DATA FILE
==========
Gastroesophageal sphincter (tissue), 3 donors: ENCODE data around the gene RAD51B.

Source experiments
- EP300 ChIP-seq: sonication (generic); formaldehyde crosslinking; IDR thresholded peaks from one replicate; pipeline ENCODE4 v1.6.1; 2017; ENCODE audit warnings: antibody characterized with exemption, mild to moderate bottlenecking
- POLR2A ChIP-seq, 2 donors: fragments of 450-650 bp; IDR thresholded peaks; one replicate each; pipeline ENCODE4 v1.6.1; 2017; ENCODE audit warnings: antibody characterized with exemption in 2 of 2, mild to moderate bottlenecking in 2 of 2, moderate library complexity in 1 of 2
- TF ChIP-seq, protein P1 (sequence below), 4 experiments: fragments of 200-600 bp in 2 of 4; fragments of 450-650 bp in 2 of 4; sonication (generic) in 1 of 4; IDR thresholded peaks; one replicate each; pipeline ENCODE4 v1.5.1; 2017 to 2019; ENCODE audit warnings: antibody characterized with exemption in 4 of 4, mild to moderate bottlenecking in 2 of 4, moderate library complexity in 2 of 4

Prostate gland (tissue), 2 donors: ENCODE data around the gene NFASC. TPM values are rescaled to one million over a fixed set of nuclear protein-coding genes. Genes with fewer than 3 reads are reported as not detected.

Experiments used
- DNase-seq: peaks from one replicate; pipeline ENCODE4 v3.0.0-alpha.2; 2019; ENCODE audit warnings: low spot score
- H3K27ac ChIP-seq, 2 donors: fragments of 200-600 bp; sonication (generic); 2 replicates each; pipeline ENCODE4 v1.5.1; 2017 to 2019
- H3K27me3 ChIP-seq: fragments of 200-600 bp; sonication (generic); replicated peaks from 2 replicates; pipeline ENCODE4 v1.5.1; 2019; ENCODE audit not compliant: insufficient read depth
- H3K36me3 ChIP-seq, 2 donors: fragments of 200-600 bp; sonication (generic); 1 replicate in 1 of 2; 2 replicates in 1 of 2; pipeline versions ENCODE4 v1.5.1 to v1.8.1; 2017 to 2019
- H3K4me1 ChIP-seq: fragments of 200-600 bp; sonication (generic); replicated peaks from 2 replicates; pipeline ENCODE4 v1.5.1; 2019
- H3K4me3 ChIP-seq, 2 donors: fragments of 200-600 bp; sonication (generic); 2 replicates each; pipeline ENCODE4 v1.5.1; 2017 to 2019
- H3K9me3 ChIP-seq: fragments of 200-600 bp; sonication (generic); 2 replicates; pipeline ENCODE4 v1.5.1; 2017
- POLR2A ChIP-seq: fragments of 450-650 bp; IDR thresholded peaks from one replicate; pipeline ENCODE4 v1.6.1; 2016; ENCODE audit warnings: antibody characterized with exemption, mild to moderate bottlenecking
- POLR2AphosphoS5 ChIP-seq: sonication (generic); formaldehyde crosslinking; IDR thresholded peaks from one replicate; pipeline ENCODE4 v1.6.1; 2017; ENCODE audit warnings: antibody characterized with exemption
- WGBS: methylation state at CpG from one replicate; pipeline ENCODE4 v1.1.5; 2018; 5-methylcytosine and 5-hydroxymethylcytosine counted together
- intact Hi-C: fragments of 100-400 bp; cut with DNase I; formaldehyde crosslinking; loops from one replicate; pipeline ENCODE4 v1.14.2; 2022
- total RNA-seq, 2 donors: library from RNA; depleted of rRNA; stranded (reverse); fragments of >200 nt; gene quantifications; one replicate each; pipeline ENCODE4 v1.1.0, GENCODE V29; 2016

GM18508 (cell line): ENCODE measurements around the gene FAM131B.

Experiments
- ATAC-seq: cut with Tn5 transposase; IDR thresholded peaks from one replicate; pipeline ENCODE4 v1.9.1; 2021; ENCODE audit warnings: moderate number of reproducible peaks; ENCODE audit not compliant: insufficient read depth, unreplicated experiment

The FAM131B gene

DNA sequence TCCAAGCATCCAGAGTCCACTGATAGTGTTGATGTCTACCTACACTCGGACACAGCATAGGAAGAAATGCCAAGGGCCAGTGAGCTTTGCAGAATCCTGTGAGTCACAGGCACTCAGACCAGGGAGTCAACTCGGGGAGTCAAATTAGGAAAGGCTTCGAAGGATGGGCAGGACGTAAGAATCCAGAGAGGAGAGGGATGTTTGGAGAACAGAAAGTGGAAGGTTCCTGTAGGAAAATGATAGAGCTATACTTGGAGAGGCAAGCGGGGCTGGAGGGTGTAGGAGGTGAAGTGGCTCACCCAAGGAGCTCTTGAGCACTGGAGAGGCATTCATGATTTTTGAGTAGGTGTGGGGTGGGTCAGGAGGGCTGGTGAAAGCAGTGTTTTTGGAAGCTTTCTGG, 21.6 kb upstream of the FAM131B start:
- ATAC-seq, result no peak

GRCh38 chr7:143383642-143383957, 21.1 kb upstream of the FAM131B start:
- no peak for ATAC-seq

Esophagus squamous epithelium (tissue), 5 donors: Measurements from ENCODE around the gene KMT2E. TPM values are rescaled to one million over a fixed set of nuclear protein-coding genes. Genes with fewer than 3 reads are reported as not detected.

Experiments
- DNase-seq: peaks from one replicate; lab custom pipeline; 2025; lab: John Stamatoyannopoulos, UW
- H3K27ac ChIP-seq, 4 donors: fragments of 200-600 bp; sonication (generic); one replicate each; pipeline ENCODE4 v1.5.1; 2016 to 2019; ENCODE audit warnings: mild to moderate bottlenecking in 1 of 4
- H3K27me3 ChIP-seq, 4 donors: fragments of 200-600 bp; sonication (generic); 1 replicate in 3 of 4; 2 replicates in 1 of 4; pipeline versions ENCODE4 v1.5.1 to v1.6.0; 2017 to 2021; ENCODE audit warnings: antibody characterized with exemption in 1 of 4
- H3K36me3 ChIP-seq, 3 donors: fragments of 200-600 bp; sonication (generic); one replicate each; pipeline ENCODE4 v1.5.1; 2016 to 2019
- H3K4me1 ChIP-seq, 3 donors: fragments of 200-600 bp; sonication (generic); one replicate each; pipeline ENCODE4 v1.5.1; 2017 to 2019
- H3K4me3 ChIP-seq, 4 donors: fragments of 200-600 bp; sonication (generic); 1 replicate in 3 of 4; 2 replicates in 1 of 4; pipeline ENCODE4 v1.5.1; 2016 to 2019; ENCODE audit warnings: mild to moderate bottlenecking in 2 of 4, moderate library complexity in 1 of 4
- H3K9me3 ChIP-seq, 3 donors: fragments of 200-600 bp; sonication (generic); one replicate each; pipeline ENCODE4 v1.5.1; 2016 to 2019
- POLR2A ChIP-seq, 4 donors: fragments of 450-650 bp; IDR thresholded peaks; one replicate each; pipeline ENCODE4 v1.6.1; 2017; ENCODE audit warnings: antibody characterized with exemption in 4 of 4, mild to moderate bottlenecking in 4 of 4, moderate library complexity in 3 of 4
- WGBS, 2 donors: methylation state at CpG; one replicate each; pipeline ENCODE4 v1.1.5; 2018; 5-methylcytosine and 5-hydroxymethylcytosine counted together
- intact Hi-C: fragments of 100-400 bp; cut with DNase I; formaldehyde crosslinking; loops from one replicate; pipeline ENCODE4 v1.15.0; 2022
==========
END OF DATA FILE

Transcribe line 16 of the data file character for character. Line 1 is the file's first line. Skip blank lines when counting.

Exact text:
- POLR2AphosphoS5 ChIP-seq: sonication (generic); formaldehyde crosslinking; IDR thresholded peaks from one replicate; pipeline ENCODE4 v1.6.1; 2017; ENCODE audit warnings: antibody characterized with exemption